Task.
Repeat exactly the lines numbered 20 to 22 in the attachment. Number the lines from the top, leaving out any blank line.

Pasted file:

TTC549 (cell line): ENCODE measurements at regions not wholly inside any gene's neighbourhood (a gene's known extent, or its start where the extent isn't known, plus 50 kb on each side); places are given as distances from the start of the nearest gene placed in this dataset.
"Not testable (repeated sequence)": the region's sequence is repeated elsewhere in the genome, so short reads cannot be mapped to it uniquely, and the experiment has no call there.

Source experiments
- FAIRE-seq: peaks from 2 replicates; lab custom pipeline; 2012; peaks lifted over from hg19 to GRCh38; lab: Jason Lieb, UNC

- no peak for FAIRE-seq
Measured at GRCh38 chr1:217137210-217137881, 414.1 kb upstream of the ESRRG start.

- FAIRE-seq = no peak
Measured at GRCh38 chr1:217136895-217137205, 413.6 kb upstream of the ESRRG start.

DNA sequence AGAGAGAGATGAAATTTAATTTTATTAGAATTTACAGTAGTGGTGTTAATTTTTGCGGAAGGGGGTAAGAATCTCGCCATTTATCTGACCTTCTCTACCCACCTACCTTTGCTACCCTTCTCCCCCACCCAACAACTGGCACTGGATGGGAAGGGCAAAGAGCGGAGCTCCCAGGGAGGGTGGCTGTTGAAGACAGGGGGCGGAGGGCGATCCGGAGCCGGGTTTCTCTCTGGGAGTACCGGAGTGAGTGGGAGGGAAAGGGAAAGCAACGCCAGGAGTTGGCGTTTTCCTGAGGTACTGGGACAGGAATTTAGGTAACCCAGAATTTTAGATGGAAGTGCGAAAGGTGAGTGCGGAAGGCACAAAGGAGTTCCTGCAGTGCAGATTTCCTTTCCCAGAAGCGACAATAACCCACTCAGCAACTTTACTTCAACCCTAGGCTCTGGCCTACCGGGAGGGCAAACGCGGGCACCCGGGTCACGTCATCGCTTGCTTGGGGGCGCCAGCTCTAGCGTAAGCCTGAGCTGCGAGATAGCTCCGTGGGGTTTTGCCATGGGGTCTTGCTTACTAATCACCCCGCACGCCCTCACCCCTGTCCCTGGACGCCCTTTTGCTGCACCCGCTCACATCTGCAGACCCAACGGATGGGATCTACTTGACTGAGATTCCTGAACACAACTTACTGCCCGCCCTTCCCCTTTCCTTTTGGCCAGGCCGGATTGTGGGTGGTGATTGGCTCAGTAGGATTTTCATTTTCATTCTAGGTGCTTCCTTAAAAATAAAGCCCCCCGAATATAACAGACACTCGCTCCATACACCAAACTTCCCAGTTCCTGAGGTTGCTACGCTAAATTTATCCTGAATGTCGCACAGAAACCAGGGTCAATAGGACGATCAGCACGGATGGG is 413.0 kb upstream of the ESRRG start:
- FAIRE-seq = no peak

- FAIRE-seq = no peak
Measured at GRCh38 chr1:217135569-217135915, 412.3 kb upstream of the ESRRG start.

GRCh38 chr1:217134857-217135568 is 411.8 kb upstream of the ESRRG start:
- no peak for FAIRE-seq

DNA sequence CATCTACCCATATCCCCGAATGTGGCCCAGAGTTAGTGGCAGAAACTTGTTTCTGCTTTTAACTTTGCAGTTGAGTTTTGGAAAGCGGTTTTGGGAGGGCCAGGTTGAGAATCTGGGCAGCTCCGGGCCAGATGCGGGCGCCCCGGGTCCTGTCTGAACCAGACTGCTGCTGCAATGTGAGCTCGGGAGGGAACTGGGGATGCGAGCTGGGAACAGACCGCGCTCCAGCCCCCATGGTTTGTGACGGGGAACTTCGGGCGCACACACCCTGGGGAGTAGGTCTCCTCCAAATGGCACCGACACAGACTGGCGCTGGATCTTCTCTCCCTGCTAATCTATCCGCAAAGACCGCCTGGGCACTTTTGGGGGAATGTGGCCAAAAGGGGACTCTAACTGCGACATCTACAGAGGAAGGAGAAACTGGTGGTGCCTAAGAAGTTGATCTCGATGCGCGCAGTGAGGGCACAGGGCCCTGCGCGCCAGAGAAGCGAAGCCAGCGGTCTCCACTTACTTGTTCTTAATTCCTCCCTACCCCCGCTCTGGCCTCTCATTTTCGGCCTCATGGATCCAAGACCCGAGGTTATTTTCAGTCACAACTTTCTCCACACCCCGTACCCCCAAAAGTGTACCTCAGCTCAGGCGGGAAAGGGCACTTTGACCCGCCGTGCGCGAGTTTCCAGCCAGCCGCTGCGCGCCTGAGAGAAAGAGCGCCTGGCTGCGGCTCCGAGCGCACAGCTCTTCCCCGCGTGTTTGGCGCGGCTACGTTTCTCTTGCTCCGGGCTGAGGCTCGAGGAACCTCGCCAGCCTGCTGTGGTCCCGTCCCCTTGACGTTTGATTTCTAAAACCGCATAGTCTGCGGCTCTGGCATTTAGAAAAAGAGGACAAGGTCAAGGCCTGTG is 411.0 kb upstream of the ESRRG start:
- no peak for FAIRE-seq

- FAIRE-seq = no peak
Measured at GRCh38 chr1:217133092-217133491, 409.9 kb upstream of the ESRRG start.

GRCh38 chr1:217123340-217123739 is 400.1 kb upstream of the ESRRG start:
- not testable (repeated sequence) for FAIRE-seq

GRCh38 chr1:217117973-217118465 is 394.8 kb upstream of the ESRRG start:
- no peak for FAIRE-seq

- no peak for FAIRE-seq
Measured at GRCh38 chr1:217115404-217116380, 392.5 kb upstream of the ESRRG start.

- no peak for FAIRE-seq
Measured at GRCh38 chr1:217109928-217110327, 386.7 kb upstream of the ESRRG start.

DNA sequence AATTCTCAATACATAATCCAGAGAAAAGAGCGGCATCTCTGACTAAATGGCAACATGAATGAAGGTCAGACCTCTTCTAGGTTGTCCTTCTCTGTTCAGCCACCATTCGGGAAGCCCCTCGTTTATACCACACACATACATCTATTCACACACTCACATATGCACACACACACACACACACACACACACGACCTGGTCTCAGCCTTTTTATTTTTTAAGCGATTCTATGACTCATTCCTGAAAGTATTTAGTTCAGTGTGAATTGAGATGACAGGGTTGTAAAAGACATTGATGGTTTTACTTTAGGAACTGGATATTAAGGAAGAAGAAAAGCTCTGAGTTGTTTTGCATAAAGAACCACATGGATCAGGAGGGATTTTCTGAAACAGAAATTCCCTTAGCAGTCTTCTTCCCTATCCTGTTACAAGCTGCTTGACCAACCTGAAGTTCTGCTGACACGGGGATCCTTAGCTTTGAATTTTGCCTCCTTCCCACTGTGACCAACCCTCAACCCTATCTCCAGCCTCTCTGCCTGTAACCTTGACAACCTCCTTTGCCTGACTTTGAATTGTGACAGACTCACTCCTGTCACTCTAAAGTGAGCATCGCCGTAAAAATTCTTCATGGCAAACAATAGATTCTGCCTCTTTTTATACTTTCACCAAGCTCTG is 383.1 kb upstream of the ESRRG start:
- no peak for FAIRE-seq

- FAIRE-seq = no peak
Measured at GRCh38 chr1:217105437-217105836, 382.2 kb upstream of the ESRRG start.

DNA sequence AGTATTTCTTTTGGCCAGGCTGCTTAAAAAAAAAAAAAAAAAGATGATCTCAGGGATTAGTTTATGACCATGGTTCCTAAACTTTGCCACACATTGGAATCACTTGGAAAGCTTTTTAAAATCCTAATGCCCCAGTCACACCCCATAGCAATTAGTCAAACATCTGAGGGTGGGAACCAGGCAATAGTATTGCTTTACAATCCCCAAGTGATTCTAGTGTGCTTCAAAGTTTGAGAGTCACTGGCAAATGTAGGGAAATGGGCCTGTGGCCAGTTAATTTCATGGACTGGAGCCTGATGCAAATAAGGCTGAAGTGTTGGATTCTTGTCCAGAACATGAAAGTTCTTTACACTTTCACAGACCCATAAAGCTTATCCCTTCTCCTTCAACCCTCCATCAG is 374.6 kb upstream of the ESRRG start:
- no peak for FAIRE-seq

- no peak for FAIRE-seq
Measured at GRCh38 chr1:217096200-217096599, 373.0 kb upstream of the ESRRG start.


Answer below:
- not testable (repeated sequence) for FAIRE-seq

GRCh38 chr1:217117973-217118465 is 394.8 kb upstream of the ESRRG start:
- no peak for FAIRE-seq